Paragraph #2: Move into describing the one incident that challenged a belief or worldview, opening your eyes to something previously unrevealed.
Paragraph #3: Detail your response to that incident. (This can be an immediate response and/or a response that takes days, months, or years.)
Paragraph #4: Demonstrate how responding to that incident helped you grow in character, learn a lesson, and become a better version of yourself. Inspire readers to do the same.
Give readers a good sense of what each paragraph will be about by continuing to use topic sentences.
On Your Chosen Incident(s): Your chosen incident should generate conflict or tension. The conflict doesn’t need to be overly dramatic, and can, in fact, be humorous, quiet, or internal. Furthermore, the incident you choose should be confined within a limited time frame and not drag on indefinitely or be unable to be adequately covered in a short essay.
Possible Strategies: From the narratives shared in class, we find that there are common techniques among texts in this genre. Many have shifts in time (moments of looking back and recounting, then moving forward and commenting on the past), and many use comparisons in intriguing ways. There’s usually a carefully constructed narrator’s voice, one that the reader finds likeable and relatable. The story is told visually, with details deliberately chosen to appeal to an audience. Sometimes, the author talks to the audience directly through commentary and direct reflection, showing how s/he grew from the story and thereby showing—subtly—the reader that new perspective.
Consider you and your readers as partners on a journey toward that lesson you yourself learned. Your role is that of a traveling companion. To be a sensitive and informative travel companion, ask: What do your audiences need to know about you to understand your incident(s)? What preconceptions do they already have about your topic? Build connections to what we know (or think we know) while nudging us toward a new perspective. Through reading your narrative, your readers should be able to learn something new about an element of our world or see an old topic in a fresh way.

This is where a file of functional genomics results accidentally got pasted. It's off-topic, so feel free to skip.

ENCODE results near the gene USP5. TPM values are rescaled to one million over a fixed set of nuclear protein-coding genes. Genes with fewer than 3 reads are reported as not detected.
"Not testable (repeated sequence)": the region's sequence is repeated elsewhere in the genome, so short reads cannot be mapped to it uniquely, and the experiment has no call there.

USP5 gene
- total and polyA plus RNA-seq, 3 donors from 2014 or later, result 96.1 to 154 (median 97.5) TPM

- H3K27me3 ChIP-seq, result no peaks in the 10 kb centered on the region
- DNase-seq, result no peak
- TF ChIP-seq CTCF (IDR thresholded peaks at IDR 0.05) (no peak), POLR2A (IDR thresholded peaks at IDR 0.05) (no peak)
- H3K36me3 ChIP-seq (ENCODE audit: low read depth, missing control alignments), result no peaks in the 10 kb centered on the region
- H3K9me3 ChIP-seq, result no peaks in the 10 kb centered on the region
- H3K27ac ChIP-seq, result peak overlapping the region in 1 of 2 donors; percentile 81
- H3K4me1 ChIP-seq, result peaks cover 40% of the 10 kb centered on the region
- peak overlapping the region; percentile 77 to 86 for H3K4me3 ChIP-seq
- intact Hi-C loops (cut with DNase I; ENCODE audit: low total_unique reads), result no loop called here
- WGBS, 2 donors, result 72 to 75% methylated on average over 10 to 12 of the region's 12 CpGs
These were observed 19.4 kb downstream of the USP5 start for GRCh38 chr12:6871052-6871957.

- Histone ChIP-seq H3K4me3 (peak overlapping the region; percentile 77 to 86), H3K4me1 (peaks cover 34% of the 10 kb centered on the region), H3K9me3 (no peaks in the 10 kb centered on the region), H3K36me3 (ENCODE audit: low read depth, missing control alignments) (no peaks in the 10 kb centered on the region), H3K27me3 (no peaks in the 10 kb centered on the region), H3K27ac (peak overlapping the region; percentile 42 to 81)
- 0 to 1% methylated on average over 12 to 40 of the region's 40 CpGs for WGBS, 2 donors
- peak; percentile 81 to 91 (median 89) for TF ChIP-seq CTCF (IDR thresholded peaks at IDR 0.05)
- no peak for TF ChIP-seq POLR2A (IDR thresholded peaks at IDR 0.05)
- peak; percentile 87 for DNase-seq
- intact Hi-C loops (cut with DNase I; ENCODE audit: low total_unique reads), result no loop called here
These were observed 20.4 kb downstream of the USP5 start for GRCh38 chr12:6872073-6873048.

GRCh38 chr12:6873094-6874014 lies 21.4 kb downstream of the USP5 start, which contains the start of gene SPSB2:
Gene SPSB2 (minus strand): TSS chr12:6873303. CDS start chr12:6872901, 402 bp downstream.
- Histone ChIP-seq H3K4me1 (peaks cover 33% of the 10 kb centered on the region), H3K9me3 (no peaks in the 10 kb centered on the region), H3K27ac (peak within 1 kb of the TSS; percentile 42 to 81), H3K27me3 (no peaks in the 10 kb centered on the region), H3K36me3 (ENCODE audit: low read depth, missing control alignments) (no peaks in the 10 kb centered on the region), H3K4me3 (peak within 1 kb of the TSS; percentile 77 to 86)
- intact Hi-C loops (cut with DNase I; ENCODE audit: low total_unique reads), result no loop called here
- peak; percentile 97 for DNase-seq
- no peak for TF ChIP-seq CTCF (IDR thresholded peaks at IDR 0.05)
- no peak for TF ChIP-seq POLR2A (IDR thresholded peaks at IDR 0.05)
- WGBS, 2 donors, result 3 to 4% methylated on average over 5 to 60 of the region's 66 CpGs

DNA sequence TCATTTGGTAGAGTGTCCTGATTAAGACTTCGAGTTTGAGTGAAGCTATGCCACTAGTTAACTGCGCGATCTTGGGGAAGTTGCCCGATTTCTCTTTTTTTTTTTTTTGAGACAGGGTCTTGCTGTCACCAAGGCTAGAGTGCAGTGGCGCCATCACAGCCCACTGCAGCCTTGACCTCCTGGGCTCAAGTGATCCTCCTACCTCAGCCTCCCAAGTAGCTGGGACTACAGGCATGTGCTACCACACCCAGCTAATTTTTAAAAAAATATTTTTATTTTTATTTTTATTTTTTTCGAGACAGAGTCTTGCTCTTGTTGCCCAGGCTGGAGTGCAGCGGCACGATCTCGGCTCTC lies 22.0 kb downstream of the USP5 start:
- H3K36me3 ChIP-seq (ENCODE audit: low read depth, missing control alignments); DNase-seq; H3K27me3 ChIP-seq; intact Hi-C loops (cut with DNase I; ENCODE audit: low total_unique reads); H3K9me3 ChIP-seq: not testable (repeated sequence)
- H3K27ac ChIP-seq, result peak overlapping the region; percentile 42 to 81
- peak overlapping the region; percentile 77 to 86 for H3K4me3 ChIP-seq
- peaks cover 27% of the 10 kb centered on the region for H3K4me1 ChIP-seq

Length: 750-850 words (Stick to this and other guidelines: Your instructor may choose to penalize submissions that are too long or too short. Submissions that greatly exceed this parameter may not be fully read. Good writing involves distinguishing important and relevant ideas from those less important and relevant and making the difficult choice of deleting the latter.)
Format: Use APA formatting. An APA style guide can be found through the
Ensure that your typed document has 1) a title page, 2) pagination in the top-right corner, 3) double-spacing, 4) 1″ margins, and 5) a legible 10-point to 12-point font. The title page should contain the title of the paper in bold, your name, institution name, course number and title (801-136: English Composition I), instructor name, and assignment due date.
Do you need help with this assignment or any other? We got you! Place your order and leave the rest to our experts.